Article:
Clora Bryant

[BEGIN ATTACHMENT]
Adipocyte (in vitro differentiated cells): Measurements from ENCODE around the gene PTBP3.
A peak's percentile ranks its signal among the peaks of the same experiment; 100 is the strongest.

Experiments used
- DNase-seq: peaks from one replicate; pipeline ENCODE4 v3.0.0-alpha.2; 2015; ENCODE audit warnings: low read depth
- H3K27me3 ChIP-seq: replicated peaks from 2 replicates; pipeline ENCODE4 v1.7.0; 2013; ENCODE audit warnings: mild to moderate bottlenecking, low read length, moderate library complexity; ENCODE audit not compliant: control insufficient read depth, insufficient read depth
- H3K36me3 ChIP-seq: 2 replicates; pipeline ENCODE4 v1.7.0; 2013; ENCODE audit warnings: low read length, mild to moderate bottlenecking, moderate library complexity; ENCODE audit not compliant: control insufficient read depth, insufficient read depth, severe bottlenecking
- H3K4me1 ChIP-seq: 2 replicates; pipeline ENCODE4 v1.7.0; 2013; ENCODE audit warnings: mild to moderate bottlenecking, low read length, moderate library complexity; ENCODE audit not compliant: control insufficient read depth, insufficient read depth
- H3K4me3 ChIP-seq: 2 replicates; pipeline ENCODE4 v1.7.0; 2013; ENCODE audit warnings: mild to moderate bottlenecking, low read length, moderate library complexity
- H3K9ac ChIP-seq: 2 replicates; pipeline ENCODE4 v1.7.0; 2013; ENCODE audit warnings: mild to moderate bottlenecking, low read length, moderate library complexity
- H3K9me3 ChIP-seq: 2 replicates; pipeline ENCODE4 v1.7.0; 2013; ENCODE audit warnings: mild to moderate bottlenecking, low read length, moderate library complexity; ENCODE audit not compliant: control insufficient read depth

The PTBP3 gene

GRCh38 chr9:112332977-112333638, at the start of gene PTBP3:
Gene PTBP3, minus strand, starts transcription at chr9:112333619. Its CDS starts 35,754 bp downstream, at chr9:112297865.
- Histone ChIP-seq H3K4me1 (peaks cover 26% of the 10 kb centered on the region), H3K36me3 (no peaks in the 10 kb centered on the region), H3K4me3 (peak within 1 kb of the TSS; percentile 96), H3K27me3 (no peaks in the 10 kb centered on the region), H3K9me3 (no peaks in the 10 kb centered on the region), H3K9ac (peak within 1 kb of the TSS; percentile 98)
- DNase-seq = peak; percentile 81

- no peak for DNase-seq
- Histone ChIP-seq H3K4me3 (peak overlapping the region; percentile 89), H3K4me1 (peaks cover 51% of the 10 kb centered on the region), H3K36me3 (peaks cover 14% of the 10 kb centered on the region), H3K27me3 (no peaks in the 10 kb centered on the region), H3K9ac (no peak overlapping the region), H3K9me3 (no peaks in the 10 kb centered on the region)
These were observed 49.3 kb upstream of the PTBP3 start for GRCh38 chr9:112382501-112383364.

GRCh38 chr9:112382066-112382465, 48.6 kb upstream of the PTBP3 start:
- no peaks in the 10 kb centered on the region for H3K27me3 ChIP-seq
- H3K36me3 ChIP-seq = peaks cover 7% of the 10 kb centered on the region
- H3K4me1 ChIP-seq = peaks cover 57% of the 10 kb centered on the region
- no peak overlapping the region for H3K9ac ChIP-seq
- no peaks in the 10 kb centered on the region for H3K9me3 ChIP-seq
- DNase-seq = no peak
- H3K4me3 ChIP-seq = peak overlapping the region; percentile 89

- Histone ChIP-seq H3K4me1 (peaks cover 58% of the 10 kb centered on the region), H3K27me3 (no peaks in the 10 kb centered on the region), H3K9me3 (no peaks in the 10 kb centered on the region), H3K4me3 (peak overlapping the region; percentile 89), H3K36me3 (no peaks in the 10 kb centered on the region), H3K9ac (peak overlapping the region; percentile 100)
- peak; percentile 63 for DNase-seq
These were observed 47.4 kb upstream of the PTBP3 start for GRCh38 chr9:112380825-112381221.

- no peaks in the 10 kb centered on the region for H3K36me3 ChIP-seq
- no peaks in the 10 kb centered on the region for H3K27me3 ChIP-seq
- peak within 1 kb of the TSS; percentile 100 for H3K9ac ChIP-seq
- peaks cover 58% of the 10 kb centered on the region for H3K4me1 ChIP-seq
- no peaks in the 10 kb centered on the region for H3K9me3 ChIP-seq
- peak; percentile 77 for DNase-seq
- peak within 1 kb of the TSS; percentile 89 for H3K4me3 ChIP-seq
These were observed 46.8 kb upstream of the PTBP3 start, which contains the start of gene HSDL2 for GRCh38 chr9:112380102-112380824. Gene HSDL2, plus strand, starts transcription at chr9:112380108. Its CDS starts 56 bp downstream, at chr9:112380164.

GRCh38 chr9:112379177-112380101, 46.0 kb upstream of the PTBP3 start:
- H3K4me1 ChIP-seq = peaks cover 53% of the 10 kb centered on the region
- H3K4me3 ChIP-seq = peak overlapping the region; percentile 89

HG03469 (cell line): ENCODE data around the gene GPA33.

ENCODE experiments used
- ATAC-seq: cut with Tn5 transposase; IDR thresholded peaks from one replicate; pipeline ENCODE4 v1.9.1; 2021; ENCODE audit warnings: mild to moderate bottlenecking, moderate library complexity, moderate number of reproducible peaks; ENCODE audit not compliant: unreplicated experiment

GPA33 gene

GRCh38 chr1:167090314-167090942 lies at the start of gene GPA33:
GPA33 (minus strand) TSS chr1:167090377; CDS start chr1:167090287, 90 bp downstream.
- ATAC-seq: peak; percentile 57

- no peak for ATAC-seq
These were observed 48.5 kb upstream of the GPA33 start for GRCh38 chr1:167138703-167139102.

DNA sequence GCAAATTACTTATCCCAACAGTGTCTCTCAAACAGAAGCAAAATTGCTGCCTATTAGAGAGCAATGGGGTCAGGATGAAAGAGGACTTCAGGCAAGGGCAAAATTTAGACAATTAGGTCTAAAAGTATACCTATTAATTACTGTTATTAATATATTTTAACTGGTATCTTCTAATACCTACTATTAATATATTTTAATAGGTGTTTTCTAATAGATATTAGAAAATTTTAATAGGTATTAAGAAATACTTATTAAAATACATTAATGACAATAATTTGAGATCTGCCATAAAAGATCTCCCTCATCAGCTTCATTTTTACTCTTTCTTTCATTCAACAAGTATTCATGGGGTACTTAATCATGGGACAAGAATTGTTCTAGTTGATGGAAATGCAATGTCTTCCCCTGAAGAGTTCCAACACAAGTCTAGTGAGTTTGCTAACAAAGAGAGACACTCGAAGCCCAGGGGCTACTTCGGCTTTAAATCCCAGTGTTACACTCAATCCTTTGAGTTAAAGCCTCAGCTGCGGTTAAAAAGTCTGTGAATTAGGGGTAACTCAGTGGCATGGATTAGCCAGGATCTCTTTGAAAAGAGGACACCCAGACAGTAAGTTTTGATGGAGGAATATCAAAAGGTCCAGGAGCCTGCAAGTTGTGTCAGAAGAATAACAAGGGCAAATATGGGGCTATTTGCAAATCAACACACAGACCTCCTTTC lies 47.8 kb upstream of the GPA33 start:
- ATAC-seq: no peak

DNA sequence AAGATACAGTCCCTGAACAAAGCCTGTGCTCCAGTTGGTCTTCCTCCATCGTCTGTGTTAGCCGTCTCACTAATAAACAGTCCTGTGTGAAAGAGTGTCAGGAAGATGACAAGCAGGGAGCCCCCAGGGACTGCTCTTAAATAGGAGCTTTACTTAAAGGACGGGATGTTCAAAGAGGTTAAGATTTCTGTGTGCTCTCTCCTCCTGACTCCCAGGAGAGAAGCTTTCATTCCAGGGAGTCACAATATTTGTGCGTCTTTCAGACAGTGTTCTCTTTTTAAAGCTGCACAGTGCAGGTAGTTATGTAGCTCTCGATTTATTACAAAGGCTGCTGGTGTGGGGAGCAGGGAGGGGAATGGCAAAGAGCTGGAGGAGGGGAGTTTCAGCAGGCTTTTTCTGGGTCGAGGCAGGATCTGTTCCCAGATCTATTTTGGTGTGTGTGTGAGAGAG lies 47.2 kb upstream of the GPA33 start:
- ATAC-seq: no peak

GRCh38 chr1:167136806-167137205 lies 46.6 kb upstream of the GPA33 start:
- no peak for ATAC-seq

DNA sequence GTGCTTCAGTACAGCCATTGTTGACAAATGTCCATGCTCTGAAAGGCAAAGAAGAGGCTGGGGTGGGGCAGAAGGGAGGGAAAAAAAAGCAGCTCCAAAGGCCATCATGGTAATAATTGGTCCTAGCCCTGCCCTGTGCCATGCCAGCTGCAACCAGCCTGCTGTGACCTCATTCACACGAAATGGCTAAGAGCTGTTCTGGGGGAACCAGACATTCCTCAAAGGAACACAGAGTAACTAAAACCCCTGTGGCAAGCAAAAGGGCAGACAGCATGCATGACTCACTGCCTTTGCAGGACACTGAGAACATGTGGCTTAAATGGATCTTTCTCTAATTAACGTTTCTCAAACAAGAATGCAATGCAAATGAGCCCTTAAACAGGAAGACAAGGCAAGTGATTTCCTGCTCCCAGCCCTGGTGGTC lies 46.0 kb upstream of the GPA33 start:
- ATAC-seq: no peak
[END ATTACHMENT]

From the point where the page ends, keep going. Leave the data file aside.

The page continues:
Dizzy Gillespie called her “his protege”. She was discriminated against by her gender and did not become a bandleader until she was middle-aged. Clora Bryant was a trumpeter, widely considered to be one of the best jazz musicians on West Coast. However, she ran into gender-based restrictions on her fame. She died in Los Angeles on August 23, 2019. She was 92 years old. Self-described “trumpetiste,” Ms. Bryant was born in the 1940s and joined the bebop movement. She retained the brawny elocution of a big-band player and the gregarious attitude of a jazz musician, even though she was a fixture in Los Angeles’ modern jazz scene. Ms. Bryant was often subject to sexist discrimination and did not receive support from any major record labels or agents until she was middle-aged. Ms. Bryant was not a fan of fusion jazz by that time. Subscribe to the Louder Newsletter To stay up-to-date on jazz and pop music, listen to podcasts, reviews, and other information from The New York Times music editors. Even though jazz history was a major topic of academic concern in late 1970s/’80s, her achievements were not celebrated on the same level as her male counterparts who had received greater support throughout their careers. These same musicians recognized her talent and she was a frequent performer with them. Dizzy Gillespie was the inventor of bebop and found herself dazzled when he first heard her in mid-1950s. He took to calling her his protégée. Gillespie stated that “if you close your eyes, it’s just a man playing,” in an interview for “Trumpetistically Clora Bryant”, a documentary directed Zeinabu. He apparently meant it as a compliment. “She has the feeling and sound of the trumpet. Dick Wagner wrote in The Los Angeles Times that Ms. Bryant has the feeling of the trumpet, and not just the notes. Dick Wagner observed her charms in 1992 when she was in her mid-60s. He wrote, “When Bryant plays blues, it is low, almost guttural and a smoldering flame.” “When she plays a fast song, the sound can be piercing — it erupts.” Clora Bryant was born May 30, 1927 in Denison (Texas), the youngest of three children to Charles and Eulila Bryant. Her father was a day labourer. Clora’s mother, a homemaker, died when Clora turned 3. He left his children to care for them on $7 per week. Editors’ Picks Bill Cunningham’s Amazing Treasure Trove Where does affirmative action leave Asian-Americans in America? Kits for Parents’ Ambien and Kids’ Sleepovers Not Included Ms. Bryant attributes her success as a trumpeter to the support of her father. In a 2007 interview with JazzTimes magazine, she stated that no one ever said to her, “You can’t do the trumpet, you are a girl,” My father said to me, “It’s going be a challenge but if it’s something you want to do, I’m going to support you every step of the way.” After her high school created an orchestra and marching band, she took up the trumpet. She was a preternatural talent and would often wake up before school to attend private lessons. To attend Prairie View A, she turned down scholarships to the Oberlin Conservatory of Ohio and Bennett College in North Carolina in 1943.

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